Stories of the journeys of a wagon train as it leaves post-Civil War Missouri on its way to California through the plains, deserts and Rocky Mountains. The first treks were led by gruff, ... See full summary »
Stories of the journeys of a wagon train as it leaves post-Civil War Missouri on its way to California through the plains, deserts and Rocky Mountains. The first treks were led by gruff, but good-at-heart Major Seth Adams, backed up by his competent frontier scout, Flint McCullough. After Adams and McCullough, the wagon train was led by the avuncular Christopher Hale along with new scouts Duke Shannon and Cooper Smith. Many stories featured the trustworthy assistant wagonmaster Bill Hawks, grizzled old cook Charlie Wooster and a young orphan, Barnaby West. Written by
Doug Sederberg <firstname.lastname@example.org>
As a lad way back in the day I was one big fan of this TV series. Even at that age I appreciated all the famous guest stars this series seemed to attract.
Take a look at the film credits of Ward Bond. You can hardly find a player, male or female, who at one point did not work with Ward Bond. All the more remarkable when you consider his rightwing politics and championing of the blacklist. The man was hated in some circles, but apparently no one denied his talent.
It was a simple concept, Ward Bond as Major Seth Adams and his team led a group of hardy pioneers across the plains and mountains to California post Civil War. EAch episode focused on those traveling in a particular wagon or someone they met on the way who was usually a name guest star.
Wagon Train was enormously popular. When Ward Bond died in November of 1960 it was national news. It was quite a month, his death and that of Clark Gable almost put the election of a new president named Kennedy out of the headlines.
Bond's death also allowed Wagon Train to pioneer what Law and Order later perfected, the revolving change of regulars. Only Frank McGrath and Terry Wilson stayed with the show for the entire run.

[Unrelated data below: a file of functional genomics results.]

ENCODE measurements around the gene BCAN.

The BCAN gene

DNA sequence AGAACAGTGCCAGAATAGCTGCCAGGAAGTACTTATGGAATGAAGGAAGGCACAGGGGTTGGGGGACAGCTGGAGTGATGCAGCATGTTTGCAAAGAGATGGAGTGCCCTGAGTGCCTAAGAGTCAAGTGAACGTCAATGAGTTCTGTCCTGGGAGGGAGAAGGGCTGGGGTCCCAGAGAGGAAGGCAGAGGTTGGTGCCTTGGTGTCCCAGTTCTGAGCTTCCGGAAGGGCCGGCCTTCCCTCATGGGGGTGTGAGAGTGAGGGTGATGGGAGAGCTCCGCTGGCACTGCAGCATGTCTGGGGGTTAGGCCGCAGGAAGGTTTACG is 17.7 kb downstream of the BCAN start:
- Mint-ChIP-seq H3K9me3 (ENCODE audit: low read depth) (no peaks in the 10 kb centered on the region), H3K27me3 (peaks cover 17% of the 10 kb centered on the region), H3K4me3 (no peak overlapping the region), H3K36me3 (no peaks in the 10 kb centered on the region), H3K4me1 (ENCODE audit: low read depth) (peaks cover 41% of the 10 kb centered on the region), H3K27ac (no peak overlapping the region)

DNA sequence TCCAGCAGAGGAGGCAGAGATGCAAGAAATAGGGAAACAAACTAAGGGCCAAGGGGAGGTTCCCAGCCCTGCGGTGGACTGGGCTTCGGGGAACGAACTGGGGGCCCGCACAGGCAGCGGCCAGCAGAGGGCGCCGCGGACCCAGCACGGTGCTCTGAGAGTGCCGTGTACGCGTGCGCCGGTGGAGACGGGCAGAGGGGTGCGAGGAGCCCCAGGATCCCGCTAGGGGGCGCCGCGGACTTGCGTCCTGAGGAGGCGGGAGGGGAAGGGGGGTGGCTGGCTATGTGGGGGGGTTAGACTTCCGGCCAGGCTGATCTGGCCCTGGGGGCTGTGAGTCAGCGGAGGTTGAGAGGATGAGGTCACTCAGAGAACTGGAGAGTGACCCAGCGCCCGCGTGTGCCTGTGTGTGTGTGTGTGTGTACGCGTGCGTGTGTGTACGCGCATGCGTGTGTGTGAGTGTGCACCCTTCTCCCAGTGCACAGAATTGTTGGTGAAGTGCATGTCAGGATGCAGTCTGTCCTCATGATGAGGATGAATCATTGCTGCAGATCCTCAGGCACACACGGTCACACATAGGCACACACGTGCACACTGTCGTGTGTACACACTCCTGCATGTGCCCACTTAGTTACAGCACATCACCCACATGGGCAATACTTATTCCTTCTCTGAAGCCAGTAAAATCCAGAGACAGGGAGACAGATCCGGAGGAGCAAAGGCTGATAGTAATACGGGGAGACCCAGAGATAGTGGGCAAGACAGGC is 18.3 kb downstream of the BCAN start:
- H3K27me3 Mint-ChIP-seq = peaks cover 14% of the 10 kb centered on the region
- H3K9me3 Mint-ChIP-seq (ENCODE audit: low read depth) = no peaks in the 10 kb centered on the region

Frank McGrath and Terry Wilson were a pair of stunt men who worked a whole lot for John Ford and though they had done some roles with dialog in front of the camera, Wagon Train made their faces familiar to the public. McGrath was funny little guy as cook Charlie Wooster who must have kept them all amused because the regulars were forever complaining about his lousy cooking.
Wilson played Bill Hawks and comments have been made about the horrible continuity Wagon Train had. It sure did and the most glaring example was that when the show first started, Hawks had a wife named Emily in that first season. She was not only dropped. but later on Hawks referred to himself as a bachelor. Couldn't do that today.
John McIntire replaced Bond and was more than adequate as the father figure wagonmaster. There was a good episode that introduced McIntire as a temporary and sadistic wagonmaster played by Lee Marvin takes over and at the same time, the train picks up McIntire who's just seen his family massacred by Indians. McIntire is a former wagonmaster and he and Marvin have a confrontation.
Robert Horton was scout Flint McCullough and several episodes featured him in the lead and they took him to the places he was scouting with guest stars there for him to interact with. Supposedly political differences were pretty rife between him and Bond. He quit as he was planning to do anyway as I remember even after Bond died. Bad career move though, he never got anything as good as Flint McCullough again.
After that a host of new regulars came on the show, Robert Fuller, Denny Miller, and Michael Burns. The train came to an end in 1965. I was sorry to see it end.
Hallmark channel runs Wagon Train sometimes, here's hoping they start them again.
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